On September 4 2015 the Superior Court of Justice issued a decision which settled the longstanding debate regarding the applicable statute of limitations for container demurrage claims.
Since the new Civil Code entered into force in 2003, the courts have struggled to agree on the applicable statute of limitations for container demurrage claims arising from unimodal transport.
While the new code expressly repealed the Commercial Code's one-year statute of limitations for filing demurrage actions, it failed to provide a replacement.
There was no dispute over the fact that the one-year statute of limitations set out in the Multimodal Transport Law (9611/98) applies to claims arising from multimodal transport. Instead, the question was whether this limitation period applies to demurrage complaints originating solely from maritime transport. If not, what is the applicable limitation period?
This legal uncertainty resulted in years of conflicting rulings from courts all over the country, including the Superior Court of Justice.
Due to the diverging decisions of the Third and Fourth Panels of the Superior Court of Justice, Special Appeal 1340041 was referred to the Second Panel (composed of the two aforementioned panels and responsible for decisions on private law matters) in order to harmonise the court's position on this subject.
The court failed to reach a unanimous decision. Four justices joined Justice Ricardo Villas Boas's majority opinion, which found that the statute of limitations for multimodal transport should not govern unimodal transport, as limitation periods cannot be applied by analogy under Brazilian law. Hence, limitation period rules must be strictly interpreted.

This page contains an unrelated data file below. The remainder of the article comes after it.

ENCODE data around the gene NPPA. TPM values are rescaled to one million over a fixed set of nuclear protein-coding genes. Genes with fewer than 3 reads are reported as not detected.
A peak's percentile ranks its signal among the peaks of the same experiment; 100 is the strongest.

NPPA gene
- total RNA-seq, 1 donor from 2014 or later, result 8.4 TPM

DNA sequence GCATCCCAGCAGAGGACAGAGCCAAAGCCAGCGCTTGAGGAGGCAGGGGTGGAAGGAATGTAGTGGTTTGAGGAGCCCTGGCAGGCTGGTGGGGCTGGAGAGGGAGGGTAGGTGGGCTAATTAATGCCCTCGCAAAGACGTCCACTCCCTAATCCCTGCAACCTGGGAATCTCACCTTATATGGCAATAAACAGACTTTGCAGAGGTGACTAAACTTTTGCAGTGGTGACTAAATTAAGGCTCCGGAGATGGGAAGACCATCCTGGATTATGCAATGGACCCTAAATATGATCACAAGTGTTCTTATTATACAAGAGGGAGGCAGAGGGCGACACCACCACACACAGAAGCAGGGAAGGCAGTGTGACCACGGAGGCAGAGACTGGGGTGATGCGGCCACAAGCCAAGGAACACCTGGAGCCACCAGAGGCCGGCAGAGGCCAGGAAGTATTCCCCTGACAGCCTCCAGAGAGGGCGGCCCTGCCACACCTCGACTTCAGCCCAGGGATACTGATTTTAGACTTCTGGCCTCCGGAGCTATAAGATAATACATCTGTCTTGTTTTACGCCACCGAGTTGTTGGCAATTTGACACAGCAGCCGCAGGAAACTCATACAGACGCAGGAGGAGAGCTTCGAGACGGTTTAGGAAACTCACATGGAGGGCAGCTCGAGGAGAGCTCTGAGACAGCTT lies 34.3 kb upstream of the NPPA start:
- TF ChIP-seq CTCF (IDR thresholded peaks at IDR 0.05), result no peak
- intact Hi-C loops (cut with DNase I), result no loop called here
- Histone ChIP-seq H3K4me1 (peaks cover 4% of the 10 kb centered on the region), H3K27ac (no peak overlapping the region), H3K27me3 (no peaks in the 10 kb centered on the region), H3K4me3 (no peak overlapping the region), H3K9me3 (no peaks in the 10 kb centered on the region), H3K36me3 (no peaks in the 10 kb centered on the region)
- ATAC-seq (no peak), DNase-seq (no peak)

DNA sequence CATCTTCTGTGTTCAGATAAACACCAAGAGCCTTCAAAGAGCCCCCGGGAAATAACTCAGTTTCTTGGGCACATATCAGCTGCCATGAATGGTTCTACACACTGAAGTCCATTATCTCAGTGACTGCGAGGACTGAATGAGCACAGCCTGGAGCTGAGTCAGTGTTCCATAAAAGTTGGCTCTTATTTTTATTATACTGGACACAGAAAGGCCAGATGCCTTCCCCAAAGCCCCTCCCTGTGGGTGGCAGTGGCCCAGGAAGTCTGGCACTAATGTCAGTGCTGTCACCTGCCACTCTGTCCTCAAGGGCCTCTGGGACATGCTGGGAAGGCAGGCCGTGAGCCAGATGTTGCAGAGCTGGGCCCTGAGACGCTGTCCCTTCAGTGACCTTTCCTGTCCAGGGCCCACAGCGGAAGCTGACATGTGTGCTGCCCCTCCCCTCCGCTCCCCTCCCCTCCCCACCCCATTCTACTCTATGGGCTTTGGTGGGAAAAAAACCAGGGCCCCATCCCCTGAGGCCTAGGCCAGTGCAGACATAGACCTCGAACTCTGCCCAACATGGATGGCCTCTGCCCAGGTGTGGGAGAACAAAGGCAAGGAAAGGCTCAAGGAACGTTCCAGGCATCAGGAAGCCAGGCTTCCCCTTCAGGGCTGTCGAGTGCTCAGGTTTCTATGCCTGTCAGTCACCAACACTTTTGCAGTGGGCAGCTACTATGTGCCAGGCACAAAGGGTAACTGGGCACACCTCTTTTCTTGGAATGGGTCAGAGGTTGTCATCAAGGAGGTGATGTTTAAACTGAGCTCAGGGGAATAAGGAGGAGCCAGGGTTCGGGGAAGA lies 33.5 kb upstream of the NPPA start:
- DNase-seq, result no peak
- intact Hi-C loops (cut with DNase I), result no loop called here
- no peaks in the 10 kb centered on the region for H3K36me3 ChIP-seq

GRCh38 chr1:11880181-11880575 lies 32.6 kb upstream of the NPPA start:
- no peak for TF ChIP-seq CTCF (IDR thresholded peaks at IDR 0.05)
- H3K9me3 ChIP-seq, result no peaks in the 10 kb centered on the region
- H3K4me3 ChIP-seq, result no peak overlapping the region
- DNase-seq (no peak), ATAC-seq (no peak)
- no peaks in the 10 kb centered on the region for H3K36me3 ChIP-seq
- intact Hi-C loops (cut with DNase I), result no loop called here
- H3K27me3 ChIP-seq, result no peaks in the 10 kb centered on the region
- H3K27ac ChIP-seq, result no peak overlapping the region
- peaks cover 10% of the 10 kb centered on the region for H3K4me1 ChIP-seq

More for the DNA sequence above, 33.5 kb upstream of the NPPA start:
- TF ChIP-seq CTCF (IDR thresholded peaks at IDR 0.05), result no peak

The majority held that where the rate of demurrage derives from a contractual provision with enough information to calculate the amount due, Section 206(5)(1) of the Civil Code applies. This section relates to previously agreed net debts and stipulates a five-year statute of limitations for such claims.
However, if no prior contractual provision establishes the amount and calculation of demurrage, the court ruled that the general 10-year statute of limitations applies, pursuant to Section 205 of the Civil Code.
In dissent, Justice Paulo Sanseverino argued that the one-year statute of limitations set out in the Multimodal Transport Law should apply. According to Sanseverino, the limitation period for multimodal claims and unimodal claims should be the same, as they address the same issue: demurrage. Two justices joined his opinion.
Although the Superior Court of Justice's position has now been established, no specific law has been enacted. As such, once a law is enacted, the applicable limitation period for demurrage claims may change.
In this regard, there are two bills in Congress: Bill 1572/11 of the House of Representatives and Bill 487/13 of the Senate. Both bills propose a one-year statute of limitations for demurrage claims. Thus, the newly settled limitation period is likely to change in the future.
For further information on this topic please contact Godofredo Mendes Vianna or Fernanda Gueiros at Kincaid | Mendes Vianna Advogados by telephone (+55 21 2276 6200) or email (firstname.lastname@example.org or email@example.com). The Kincaid | Mendes Vianna Advogados website can be accessed at www.kincaid.com.br.
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